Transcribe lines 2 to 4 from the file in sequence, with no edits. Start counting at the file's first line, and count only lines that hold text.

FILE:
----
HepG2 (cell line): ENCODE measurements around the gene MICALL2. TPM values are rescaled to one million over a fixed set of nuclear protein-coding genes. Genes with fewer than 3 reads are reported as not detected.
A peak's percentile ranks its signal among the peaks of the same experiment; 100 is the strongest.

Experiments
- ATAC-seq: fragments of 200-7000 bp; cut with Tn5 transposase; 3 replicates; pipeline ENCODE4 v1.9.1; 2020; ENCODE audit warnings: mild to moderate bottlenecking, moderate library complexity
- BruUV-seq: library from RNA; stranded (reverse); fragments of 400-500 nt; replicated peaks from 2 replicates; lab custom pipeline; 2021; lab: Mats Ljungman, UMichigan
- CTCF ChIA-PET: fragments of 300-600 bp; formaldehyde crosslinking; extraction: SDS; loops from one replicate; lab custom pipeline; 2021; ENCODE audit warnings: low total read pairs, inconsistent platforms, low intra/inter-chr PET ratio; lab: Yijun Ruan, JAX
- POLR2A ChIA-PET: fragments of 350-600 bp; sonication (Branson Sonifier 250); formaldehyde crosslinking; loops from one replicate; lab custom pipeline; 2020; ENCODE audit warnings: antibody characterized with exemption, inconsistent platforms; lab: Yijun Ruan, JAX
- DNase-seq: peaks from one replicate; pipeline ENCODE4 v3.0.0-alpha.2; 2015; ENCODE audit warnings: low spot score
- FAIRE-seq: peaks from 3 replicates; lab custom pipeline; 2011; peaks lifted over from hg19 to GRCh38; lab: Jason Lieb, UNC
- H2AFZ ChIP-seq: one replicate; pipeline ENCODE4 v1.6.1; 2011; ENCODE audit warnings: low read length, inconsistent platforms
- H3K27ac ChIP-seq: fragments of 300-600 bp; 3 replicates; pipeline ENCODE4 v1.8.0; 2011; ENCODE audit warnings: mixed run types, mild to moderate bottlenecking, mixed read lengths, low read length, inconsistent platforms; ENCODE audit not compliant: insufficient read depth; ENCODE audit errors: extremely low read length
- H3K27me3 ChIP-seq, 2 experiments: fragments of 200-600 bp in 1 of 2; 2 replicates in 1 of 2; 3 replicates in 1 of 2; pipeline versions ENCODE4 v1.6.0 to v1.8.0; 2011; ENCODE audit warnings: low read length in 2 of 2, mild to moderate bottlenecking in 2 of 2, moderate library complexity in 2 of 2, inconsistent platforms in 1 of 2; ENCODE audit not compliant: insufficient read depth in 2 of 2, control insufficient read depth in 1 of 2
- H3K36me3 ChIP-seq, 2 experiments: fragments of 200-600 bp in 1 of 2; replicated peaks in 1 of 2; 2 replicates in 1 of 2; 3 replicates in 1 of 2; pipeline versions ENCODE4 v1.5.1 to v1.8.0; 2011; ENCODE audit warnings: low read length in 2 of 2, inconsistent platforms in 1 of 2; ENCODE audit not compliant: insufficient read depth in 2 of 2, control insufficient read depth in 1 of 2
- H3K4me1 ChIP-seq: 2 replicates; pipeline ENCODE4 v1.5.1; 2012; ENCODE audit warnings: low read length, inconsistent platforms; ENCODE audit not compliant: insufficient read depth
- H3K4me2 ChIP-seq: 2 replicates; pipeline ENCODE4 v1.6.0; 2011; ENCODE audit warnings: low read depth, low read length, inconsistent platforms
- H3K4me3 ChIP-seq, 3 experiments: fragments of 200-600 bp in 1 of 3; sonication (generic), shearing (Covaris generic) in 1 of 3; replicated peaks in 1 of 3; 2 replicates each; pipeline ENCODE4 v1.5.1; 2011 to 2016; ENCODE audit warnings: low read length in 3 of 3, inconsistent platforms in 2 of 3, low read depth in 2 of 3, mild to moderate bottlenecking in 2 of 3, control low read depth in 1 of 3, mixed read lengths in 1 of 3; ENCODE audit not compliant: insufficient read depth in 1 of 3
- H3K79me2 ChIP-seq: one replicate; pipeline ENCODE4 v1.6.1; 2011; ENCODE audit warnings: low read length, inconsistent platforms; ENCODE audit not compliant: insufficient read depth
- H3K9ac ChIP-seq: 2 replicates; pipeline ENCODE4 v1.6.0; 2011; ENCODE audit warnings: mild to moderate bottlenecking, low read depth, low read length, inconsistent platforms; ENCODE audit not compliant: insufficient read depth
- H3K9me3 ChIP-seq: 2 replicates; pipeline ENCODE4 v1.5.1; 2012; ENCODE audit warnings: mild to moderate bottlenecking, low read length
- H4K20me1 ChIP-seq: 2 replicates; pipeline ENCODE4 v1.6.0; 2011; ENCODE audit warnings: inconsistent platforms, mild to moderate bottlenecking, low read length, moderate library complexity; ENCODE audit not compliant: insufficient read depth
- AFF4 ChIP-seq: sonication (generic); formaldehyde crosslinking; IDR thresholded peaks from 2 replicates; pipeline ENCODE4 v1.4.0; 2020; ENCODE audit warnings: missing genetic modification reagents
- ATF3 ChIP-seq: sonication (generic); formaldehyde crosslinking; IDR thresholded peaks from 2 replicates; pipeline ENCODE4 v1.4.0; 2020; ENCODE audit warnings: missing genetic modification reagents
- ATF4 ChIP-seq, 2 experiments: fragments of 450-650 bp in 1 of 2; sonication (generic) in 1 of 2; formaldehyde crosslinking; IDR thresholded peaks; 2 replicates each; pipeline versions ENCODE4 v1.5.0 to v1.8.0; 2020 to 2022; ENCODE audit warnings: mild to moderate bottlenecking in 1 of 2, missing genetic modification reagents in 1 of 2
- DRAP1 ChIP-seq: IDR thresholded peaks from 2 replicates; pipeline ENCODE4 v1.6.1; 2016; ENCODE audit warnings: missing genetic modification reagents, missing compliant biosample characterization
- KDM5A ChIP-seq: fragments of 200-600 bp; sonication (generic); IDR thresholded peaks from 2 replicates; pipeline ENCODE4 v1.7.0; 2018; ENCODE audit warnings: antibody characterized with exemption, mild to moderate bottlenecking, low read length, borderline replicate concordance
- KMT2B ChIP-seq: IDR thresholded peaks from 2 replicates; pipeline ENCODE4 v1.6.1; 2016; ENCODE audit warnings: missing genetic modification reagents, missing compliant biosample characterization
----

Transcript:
A peak's percentile ranks its signal among the peaks of the same experiment; 100 is the strongest.

Experiments
- ATAC-seq: fragments of 200-7000 bp; cut with Tn5 transposase; 3 replicates; pipeline ENCODE4 v1.9.1; 2020; ENCODE audit warnings: mild to moderate bottlenecking, moderate library complexity